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Nov 17

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No Nuance Please, We’re American

By Ronald Bruce Meyer

In case anybody remembers it, the 1971 British farce, No Sex Please, We’re British (written by Alistair Foot and Anthony Marriott) was about a newlywed bride who mail-orders some glassware but instead receives a flood of pornography, which she and her husband have to hide from nosy relatives, employers and others. I sometimes get the idea that when Bill Maher proposed a nuanced critique of liberals for not standing up for liberal values when it comes to criticizing the “mother lode of bad ideas” that comprises Islam, the concept of nuance seemed to get lost among the liberal nonsense. And I’m a liberal!

Maher, Harris and Affleck

Maher, Harris and Affleck

I’m concerned that liberals conflate criticism of a religion or ideology with criticism of people espousing that ideology or religion. It’s almost as if the farce playing out could be called, “No Nuance Please, We’re American.” We saw that in the exchange between Ben Affleck on the one side, and Bill Maher and Sam Harris on the other, during a recent episode of “Real Time” (10/3/14). Maher and Harris were clearly criticizing the religion, as they repeatedly pointed out and took pains to emphasize—and neither Maher nor Harris has been reticent about applying the same critique to Christianity—but Affleck seemed primed for debate, interrupting the Sam Harris segment (he who made the “mother lode” comment) and conflating not only the religion with its practitioners but making the basic but common mistake of calling Islam a “race.” At that point, everybody should have stopped listening to Affleck, because he was not listening to anybody himself!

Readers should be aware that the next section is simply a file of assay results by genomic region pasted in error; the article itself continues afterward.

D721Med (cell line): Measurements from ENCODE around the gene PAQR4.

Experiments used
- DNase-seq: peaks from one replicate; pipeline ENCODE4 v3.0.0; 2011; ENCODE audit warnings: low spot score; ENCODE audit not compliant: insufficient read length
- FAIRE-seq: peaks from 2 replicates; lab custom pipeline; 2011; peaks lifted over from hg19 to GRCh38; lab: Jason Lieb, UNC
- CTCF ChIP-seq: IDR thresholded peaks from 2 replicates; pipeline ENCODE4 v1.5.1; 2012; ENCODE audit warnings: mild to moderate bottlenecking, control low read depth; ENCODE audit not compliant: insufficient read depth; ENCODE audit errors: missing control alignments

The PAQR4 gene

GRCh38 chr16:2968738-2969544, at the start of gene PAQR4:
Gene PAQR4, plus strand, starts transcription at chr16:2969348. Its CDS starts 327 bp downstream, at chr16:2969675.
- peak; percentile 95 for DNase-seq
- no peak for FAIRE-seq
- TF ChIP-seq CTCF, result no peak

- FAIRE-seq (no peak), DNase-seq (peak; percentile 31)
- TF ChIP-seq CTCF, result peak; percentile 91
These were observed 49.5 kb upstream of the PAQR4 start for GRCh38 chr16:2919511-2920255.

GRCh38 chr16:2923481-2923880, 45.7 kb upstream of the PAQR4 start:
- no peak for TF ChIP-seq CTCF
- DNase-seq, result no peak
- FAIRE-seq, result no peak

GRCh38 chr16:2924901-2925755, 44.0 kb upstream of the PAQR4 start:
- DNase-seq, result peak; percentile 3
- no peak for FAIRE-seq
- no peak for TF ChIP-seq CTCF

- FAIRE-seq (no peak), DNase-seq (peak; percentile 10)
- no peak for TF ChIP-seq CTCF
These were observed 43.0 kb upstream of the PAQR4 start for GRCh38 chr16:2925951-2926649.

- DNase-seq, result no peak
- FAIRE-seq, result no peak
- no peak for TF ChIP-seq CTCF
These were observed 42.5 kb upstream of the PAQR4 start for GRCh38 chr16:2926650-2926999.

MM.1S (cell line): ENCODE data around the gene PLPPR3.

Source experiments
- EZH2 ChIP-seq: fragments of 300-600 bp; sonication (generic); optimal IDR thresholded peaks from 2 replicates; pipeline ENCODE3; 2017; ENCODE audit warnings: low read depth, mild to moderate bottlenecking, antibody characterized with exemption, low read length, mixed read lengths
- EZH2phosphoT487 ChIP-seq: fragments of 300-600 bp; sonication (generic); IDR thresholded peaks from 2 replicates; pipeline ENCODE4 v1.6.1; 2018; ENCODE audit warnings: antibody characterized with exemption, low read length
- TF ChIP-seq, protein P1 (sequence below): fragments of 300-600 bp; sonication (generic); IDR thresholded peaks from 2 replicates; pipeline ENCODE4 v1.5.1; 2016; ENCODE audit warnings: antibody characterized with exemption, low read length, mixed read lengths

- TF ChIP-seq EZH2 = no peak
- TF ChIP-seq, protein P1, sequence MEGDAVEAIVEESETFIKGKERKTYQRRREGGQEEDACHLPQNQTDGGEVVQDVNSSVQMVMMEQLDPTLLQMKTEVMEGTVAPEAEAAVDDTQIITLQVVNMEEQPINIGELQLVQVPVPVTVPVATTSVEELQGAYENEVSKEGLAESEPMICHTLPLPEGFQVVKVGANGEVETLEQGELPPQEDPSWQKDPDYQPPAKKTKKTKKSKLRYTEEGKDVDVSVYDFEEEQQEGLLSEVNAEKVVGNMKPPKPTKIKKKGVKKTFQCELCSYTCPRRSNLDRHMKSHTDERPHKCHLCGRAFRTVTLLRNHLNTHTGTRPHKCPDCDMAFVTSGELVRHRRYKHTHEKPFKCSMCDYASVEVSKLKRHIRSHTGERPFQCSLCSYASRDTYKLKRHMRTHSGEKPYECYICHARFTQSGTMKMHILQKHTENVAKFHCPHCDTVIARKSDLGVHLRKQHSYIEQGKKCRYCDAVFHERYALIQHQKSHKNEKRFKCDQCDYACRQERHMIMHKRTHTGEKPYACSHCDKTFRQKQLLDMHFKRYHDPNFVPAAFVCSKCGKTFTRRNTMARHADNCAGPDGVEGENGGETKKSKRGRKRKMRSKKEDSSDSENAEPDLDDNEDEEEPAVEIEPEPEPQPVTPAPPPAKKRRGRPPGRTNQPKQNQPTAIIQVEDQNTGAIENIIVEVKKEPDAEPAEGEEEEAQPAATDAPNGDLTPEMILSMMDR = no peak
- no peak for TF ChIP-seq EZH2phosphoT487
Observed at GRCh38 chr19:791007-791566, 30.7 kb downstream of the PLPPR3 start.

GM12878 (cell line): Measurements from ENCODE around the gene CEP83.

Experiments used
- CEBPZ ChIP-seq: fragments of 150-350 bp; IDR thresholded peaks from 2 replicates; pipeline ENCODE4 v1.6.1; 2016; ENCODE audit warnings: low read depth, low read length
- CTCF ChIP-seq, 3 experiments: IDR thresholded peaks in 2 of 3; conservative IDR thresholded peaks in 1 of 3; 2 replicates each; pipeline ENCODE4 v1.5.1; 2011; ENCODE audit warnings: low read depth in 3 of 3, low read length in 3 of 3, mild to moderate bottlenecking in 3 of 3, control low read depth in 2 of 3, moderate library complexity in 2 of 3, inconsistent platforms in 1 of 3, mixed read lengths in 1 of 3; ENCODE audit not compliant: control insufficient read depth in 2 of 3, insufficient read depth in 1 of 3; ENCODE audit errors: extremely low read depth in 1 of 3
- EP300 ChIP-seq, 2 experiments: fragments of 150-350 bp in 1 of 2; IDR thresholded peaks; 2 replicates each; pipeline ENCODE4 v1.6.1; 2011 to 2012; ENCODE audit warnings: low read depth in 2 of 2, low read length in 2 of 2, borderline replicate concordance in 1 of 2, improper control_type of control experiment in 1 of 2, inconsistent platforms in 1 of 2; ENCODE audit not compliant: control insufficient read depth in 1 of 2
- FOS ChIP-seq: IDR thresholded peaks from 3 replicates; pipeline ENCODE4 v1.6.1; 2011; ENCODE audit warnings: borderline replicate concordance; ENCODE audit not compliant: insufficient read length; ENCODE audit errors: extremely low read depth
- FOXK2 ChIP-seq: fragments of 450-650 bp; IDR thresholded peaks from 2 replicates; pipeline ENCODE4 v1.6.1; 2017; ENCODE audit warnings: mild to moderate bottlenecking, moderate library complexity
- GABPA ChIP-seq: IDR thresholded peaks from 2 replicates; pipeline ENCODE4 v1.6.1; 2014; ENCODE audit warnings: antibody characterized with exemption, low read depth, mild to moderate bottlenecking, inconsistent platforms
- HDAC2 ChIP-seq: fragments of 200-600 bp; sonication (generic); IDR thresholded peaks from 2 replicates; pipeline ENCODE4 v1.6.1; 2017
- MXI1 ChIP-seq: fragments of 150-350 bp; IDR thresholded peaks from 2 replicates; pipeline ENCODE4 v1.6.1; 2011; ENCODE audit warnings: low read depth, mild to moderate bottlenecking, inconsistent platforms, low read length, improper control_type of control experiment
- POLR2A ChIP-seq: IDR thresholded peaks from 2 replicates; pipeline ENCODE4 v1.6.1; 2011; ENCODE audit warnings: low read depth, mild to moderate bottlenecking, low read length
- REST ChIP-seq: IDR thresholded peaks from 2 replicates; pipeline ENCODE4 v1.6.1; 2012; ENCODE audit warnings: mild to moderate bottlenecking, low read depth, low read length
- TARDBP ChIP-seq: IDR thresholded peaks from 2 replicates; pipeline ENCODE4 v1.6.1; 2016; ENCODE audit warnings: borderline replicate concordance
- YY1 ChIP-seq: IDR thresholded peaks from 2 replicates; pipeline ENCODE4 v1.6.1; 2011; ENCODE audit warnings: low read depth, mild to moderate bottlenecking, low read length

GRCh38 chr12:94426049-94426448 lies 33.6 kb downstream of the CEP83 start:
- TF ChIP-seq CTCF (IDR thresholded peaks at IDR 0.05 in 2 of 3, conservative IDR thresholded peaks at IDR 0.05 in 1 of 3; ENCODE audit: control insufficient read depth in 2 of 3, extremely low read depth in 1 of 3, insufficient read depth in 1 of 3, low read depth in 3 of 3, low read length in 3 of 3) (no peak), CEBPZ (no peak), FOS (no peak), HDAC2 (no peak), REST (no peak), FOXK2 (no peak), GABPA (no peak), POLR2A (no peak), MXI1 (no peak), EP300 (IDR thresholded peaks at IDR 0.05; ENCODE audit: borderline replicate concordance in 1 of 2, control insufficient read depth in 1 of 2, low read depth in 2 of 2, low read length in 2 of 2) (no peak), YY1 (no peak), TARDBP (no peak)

Maher and Jebreal

Maher and Jebreal

I’m sure Mr. Maher doesn’t need me to defend him, just as I’m sure he wishes the issue would go away. But it won’t: in a subsequent episode of “Real Time” (10/31/14) another guest, Israeli-born Palestinian journalist Rula Jebreal, also seemed primed for debate and similarly deaf to nuance. The former MSNBC correspondent prefaced her every interruption with “I’m sorry” and proceeded to call Bill Maher a bigot for pointing out flaws in the religion and claimed that Maher makes Muslims feel threatened. So anybody criticizing a majority religion is a hero and anybody criticizing a minority religion is a bigot? That’s how Jay Tomlinson characterized it in the coda to his recent (11/14/14) “Best of the Left” podcast.

My fear is that nobody can criticize the majority religion with impunity in Muslim countries, but it’s easy to do that and still live in majority Christian countries. And in this debate over criticizing Islam—the religion, not the people following it—it is good to remember three things: